Thinking of the recent Nutrition in Schools article in the Economist, I ask Fike about the response from students for fresh vegetables. Fike’s response illustrates her understanding of the consumer side of the equation. “If we just have local food on the salad bars from Chartwells in the Ann Arbor Public Schools and the students aren’t eating it - it is not going to work. And so that is where we work with partners in helping to making the connection with the students about why it is good, why it is tasty, why it is important."

Volunteers have visited the school to help educate the students as to the produce and what to do with it. Deb Lentz of Tantre Farms and Alex Young from Zingermans Roadhouse have both donated their time. As Fike says, “it needs to be a comprehensive program so that the students are consuming the food.”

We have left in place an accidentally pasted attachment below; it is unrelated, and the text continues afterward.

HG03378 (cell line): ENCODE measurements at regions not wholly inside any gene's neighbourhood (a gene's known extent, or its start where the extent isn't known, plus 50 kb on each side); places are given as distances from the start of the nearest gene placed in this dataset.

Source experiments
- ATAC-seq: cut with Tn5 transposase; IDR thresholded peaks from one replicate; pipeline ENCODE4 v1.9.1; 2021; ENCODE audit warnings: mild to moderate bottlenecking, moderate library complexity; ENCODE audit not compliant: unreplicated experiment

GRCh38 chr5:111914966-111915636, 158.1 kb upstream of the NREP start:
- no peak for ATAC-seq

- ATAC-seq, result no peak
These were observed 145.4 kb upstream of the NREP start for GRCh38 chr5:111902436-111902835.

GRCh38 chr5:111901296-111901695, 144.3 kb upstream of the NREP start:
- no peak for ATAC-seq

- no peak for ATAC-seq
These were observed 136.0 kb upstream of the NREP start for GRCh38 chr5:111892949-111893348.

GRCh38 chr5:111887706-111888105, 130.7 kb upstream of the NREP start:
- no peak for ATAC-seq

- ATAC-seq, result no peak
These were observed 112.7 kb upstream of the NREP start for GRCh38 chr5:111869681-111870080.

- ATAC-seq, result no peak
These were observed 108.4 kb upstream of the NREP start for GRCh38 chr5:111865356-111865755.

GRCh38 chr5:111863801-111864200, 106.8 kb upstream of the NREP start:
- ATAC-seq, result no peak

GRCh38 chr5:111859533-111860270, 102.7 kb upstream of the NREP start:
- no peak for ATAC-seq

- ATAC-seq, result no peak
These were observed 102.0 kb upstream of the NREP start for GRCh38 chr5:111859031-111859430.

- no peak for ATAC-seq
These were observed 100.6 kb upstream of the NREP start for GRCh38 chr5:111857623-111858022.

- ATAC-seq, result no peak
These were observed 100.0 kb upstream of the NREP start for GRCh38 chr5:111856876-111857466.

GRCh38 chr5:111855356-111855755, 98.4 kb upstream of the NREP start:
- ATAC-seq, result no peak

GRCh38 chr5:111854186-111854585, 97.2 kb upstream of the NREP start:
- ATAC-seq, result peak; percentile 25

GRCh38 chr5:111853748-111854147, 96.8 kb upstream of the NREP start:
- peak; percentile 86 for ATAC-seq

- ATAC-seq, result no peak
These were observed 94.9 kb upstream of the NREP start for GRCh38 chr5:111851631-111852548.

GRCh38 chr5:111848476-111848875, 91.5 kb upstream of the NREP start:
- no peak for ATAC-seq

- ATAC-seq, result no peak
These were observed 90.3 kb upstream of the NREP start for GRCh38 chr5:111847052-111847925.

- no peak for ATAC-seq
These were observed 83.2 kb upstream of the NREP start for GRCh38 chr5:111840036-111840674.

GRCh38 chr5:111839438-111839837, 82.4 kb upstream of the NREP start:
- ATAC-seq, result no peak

In addition to schools, FSEP is working with restaurants. I learned Matt and Rene Greff of Ann Arbor Brewing worked with FSEP to funnel most of the $400,000 a year they spend on food to local suppliers. “Rene spoke at a Washtenaw County Board of Commissioners meeting in support of FSEP talking about how their food purchasing has shifted because of FSEP, that warms my heart,” shares Fike, as she laughs a happy laugh. Mine too.

In addition to schools and restaurants, FSEP is working with the Capuchin Soup Kitchen in Detroit. Allegiance Health in Jackson County has just launched a new farmers market on site at the hospital with help from FSEP.

Market Research & Development